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How Pervasive is Eating Out in India?

Author

Listed:
  • Raghav Gaiha
  • Raghbendra Jha

    ()

  • Vani S. Kulkarni

Abstract

A key feature of the economic transformation has been the change in the nature of the Indian diet. As global markets integrate and communication becomes better, diet transitions are unavoidable. There is a move away from inferior to superior foods and a substitution of traditional staples by primary food products that are more prevalent in western diets. These shifts are reflected in higher consumption of proteins, sugars, fats and vegetables. As part of this dietary transition, our analysis focuses on the pervasiveness of eating out. The analysis, based on a rich household survey for 2005, conducted jointly by University of Maryland and National Council of Applied Economic Research, broadly confirms the important role of urbanisation, demographic changes, expansion of middle class and its growing affluence in eating out, or, more generally, consumption of snacks, precooked meals and beverages. To the extent that even more deprived sections-not just in metros but also in rural areasare not immune to these evolving dietary patterns, and, given their limited access to medical care and dietary awareness, the health outcomes may well be grim.

Suggested Citation

  • Raghav Gaiha & Raghbendra Jha & Vani S. Kulkarni, 2009. "How Pervasive is Eating Out in India?," ASARC Working Papers 2009-17, The Australian National University, Australia South Asia Research Centre.
  • Handle: RePEc:pas:asarcc:2009-17
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    File URL: https://crawford.anu.edu.au/acde/asarc/pdf/papers/2009/WP2009_17.pdf
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    Cited by:

    1. Basole, Amit & Basu, Deepankar, 2015. "Fuelling Calorie Intake Decline: Household-Level Evidence from Rural India," World Development, Elsevier, vol. 68(C), pages 82-95.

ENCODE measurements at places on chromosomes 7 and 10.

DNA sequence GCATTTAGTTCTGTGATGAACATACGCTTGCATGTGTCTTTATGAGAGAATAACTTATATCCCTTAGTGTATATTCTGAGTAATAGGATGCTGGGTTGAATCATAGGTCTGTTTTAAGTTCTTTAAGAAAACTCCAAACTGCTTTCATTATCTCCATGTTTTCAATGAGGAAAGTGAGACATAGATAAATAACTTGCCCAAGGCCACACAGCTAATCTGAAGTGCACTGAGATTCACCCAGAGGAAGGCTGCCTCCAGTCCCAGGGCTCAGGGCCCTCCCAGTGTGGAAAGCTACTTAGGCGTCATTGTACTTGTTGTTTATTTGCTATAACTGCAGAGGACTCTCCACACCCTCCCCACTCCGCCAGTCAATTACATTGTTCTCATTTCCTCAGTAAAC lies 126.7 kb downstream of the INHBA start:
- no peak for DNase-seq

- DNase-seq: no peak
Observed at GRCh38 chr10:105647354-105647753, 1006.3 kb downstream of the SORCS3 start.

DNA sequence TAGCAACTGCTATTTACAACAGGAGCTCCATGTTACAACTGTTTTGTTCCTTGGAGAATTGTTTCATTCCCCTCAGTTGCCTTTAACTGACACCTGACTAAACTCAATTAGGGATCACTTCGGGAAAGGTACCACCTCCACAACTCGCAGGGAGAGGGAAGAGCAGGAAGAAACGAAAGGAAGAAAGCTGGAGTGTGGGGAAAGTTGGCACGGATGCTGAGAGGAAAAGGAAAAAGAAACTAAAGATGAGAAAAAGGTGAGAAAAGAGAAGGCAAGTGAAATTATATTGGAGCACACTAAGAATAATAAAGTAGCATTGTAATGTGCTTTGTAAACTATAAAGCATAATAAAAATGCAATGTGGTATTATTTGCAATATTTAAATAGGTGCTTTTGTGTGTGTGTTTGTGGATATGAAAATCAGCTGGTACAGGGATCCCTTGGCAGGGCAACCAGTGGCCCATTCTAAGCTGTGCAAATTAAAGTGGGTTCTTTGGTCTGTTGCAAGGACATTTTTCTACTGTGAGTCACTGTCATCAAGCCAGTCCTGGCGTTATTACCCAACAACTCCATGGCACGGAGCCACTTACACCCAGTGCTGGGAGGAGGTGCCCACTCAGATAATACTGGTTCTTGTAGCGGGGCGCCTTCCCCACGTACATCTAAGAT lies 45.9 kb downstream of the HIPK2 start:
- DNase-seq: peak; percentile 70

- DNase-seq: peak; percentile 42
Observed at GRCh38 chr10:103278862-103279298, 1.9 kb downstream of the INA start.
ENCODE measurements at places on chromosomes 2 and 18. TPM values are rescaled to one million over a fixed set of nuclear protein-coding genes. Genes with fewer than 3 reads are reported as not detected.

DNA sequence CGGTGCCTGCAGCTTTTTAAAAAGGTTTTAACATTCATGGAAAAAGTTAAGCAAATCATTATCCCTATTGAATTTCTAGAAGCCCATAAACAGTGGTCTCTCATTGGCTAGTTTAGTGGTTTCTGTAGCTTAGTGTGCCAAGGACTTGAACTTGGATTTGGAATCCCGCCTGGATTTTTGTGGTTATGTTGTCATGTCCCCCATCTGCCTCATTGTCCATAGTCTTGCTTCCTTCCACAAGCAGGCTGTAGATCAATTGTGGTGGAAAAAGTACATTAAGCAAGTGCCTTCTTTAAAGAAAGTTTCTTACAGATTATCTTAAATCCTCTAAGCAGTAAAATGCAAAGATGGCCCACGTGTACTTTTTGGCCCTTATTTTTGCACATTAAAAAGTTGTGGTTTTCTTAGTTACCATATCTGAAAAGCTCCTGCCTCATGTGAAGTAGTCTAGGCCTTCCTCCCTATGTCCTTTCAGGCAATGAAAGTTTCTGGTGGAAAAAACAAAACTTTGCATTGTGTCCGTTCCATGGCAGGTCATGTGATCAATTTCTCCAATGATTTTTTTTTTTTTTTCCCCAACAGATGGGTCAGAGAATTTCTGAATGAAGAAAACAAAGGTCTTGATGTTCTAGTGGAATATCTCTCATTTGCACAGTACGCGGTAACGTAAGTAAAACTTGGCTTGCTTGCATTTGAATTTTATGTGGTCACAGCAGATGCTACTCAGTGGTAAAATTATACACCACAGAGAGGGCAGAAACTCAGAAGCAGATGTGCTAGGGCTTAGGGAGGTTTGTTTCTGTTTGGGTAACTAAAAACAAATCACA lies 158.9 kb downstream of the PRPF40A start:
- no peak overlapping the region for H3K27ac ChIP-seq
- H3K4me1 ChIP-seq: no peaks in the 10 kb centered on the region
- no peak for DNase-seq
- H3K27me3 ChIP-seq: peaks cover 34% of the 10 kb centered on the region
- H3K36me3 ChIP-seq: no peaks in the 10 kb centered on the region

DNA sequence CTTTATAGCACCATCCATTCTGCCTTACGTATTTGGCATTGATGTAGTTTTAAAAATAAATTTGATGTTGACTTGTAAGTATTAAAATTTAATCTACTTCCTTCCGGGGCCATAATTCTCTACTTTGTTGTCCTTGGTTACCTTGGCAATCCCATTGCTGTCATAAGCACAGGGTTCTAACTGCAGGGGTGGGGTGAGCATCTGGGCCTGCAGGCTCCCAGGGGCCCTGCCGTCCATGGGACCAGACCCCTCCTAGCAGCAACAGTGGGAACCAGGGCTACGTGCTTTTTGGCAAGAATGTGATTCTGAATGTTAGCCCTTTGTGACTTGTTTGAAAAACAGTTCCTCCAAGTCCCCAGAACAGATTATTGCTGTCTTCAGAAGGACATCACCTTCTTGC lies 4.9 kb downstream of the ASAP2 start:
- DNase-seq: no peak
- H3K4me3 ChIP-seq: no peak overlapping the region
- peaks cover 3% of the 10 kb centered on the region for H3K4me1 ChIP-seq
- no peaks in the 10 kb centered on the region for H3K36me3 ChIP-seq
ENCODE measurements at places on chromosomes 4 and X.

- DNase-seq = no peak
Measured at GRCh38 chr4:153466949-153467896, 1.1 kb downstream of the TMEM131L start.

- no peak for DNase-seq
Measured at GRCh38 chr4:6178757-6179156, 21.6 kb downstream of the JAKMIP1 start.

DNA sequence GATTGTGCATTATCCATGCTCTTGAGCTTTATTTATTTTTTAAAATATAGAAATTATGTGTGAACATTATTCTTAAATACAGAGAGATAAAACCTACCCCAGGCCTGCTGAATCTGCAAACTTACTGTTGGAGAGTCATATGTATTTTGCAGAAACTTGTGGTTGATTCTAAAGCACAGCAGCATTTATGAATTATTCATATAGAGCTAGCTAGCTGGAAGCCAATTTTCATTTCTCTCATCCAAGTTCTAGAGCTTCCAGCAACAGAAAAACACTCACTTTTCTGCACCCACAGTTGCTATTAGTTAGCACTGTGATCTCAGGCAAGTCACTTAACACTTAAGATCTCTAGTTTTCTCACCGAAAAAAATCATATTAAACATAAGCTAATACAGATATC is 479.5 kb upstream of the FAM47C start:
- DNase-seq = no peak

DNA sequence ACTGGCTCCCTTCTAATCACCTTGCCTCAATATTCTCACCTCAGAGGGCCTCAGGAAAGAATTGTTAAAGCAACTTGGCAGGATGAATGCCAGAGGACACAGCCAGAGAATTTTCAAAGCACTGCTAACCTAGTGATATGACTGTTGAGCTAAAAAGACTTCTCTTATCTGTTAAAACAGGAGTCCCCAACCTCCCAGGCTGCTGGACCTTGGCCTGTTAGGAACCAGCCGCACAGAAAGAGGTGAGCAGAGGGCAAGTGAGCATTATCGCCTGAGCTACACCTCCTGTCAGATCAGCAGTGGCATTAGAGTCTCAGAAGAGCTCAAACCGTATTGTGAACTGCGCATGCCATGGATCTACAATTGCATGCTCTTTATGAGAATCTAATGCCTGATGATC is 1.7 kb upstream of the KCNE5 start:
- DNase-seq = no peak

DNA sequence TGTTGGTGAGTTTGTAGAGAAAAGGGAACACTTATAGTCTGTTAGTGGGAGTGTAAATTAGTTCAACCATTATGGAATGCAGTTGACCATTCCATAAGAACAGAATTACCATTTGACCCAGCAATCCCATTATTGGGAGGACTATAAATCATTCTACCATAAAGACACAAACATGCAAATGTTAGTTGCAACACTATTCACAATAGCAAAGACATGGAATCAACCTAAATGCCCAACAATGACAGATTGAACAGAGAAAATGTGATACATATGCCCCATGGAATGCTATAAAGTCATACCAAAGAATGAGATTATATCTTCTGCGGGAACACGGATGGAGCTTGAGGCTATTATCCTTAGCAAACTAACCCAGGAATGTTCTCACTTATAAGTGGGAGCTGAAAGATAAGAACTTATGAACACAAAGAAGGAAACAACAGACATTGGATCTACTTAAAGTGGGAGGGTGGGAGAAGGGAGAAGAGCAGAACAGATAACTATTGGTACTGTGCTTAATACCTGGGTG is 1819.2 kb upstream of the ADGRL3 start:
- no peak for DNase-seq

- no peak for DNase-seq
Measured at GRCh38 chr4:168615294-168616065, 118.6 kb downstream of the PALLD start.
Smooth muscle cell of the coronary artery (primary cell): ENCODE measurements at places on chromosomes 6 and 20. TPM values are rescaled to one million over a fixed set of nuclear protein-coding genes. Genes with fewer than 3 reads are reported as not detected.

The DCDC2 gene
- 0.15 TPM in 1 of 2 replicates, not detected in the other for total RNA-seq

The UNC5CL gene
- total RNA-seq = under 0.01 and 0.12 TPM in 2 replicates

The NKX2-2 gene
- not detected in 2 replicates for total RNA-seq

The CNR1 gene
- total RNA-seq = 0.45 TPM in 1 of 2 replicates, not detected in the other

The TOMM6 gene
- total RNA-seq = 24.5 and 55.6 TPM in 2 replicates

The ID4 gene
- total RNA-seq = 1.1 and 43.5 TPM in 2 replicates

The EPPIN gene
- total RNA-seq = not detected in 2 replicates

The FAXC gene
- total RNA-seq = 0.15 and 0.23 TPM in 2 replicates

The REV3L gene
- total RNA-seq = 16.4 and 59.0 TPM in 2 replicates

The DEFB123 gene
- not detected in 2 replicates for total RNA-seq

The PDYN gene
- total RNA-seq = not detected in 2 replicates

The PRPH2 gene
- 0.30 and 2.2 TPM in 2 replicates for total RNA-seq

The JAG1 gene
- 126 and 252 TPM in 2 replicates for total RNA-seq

2. Smith, Lisa C., 2015. "The great Indian calorie debate: Explaining rising undernourishment during India’s rapid economic growth," Food Policy, Elsevier, vol. 50(C), pages 53-67.
    3. Kolady, Deepthi & Srivastava, Shivendra & Singh, Jaspal, 2016. "Can agricultural growth explain the reversal of a declining trend in per capita calorie consumption in India?," 2016 Annual Meeting, July 31-August 2, Boston, Massachusetts 235862, Agricultural and Applied Economics Association.

    More about this item

    Keywords

    Urbanisation; affluence; diets; eating out; health; mortality;

    JEL classification:

    • D12 - Microeconomics - - Household Behavior - - - Consumer Economics: Empirical Analysis
    • N35 - Economic History - - Labor and Consumers, Demography, Education, Health, Welfare, Income, Wealth, Religion, and Philanthropy - - - Asia including Middle East
    • P46 - Economic Systems - - Other Economic Systems - - - Consumer Economics; Health; Education and Training; Welfare, Income, Wealth, and Poverty
    • Q18 - Agricultural and Natural Resource Economics; Environmental and Ecological Economics - - Agriculture - - - Agricultural Policy; Food Policy

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